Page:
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enewbury's picture

other means of common ground

I agree with what atisman. Both authors used philosophy and science in their arguments, but whereas Kosso seemed to be trying to demonstrate not only their differences but also their common grounds, Lukacs seemed to be leaning more favorably towards a philosophical stance. One of their common motifs is that there is no certainty in science. There is no definite truth. The human factor, in many ways, is the limiting factor from a higher understanding.

Although only a brief interlude in this passage, one of the best parts of the Kosso reading was the part pertaining to the 'effects of the observer' on page 22. The analogy with the thermometer is particularly critical, because people would often just take a temperature and not realize the impact that even the equipment they are using has on a particular situation. It is like society and science. Although scientists themselves understand the limitations of their experiments, the error in their equipment and their methodologies, society seems to often forget that scientists are involved in the experiment. Hard sciences are held up to this standard where their experiments are nearly robotic, the human factor is removed. This is why they tend to be "favored" by society, that their results tend to be taken as Fact. On the other hand, social sciences like anthropology or psychology, are held under a harder critic. The presence of the anthropologist or the psychologist is too evident, the human factor is too tangible and thus the possible flaws in the experiment too real. Then again, maybe it is because there isn't the presence of a neutral thermometer between two humans, the researcher and the subject being studied, or simply because we study humans instead of atoms, nevertheless the "soft" sciences seem to be farther from Fact than the "hard" sciences.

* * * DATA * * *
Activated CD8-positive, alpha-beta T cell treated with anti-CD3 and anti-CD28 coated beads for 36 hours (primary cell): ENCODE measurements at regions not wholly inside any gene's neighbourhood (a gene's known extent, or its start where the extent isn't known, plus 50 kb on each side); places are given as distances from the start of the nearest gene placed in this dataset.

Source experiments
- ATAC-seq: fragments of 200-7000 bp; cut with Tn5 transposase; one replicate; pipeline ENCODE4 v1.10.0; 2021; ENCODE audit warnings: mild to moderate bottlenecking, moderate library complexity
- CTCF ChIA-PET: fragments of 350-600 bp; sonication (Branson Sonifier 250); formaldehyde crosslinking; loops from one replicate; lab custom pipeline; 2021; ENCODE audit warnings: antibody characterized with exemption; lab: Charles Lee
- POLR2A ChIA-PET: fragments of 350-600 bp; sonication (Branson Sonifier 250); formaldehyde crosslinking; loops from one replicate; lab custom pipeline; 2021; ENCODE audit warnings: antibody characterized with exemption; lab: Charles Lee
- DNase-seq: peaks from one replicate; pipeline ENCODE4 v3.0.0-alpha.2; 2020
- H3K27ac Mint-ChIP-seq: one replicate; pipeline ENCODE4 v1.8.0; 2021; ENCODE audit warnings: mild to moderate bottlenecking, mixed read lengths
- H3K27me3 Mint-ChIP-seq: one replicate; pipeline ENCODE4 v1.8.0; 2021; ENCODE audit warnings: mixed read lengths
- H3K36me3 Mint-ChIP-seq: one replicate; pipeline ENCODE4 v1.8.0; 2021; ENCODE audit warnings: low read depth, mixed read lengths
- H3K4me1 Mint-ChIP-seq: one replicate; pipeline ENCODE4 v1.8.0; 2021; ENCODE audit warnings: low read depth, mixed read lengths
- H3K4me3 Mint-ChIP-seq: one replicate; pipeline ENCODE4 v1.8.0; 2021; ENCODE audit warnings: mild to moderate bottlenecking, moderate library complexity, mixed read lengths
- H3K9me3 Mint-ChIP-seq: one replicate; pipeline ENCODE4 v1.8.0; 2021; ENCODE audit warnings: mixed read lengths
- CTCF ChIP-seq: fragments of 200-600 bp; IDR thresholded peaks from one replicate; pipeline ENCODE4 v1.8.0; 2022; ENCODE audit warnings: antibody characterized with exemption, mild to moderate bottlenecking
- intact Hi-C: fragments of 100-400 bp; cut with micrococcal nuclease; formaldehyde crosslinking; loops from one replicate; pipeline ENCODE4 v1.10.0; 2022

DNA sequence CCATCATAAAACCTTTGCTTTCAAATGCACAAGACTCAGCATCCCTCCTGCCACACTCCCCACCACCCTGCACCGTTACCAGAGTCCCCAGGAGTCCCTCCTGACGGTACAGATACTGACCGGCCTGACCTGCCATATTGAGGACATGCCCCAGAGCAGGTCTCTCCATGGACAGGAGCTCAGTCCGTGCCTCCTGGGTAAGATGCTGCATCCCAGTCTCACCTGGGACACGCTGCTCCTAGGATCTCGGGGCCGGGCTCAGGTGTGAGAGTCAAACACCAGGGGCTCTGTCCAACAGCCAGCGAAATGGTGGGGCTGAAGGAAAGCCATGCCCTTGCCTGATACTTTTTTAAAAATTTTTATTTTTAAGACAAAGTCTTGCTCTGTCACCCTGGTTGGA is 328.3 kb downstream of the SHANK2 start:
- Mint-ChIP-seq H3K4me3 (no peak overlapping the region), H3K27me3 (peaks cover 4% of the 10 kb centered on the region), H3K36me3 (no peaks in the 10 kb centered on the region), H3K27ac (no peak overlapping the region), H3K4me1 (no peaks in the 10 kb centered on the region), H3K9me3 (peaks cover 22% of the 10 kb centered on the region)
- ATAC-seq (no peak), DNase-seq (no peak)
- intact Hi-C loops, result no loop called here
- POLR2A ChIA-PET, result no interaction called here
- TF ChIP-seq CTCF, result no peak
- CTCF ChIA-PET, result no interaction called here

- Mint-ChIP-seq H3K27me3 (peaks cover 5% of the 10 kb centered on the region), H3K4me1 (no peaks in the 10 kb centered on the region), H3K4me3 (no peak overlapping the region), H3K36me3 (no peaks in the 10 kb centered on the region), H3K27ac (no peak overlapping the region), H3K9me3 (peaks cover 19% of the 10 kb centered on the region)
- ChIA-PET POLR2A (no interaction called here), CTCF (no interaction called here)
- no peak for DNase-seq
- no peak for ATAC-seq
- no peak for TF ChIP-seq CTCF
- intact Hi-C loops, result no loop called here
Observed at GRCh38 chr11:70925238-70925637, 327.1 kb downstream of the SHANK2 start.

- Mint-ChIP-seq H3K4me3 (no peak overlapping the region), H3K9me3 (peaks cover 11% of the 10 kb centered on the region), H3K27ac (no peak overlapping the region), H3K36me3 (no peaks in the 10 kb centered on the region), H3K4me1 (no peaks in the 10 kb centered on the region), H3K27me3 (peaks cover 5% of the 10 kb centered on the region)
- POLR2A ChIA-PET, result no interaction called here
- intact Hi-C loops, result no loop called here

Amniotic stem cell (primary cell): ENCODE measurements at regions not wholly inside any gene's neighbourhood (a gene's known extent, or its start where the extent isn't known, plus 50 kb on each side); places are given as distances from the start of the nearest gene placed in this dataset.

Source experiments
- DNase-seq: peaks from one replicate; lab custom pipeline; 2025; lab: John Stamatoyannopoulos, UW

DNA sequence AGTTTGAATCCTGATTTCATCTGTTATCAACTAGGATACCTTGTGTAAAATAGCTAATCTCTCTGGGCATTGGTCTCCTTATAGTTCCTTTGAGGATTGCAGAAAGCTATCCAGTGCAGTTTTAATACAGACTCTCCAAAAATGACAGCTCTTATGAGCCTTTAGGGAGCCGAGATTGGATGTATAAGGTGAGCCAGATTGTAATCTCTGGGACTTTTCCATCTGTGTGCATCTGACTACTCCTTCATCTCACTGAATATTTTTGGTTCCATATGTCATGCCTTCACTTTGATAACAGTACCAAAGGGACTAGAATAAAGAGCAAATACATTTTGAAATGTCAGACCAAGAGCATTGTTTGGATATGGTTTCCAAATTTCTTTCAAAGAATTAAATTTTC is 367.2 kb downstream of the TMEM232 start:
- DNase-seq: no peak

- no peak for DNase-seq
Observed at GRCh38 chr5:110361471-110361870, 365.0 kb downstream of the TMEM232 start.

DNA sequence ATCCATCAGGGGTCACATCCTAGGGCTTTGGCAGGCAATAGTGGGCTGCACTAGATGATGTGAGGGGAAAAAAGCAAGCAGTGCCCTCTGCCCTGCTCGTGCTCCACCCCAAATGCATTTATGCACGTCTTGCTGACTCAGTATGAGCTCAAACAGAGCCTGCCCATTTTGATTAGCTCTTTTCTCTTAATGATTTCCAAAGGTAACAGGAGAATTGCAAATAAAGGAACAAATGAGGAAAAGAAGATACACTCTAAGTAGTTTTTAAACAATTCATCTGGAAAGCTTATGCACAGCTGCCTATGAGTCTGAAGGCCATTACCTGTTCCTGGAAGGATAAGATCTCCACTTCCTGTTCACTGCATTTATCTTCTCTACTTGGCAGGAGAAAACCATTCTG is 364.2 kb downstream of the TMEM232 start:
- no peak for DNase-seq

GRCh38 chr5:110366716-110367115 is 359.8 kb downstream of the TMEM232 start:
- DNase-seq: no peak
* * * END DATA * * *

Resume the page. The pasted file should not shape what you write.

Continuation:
But perhaps this is just the inferiority complex I have as an anthropology student.


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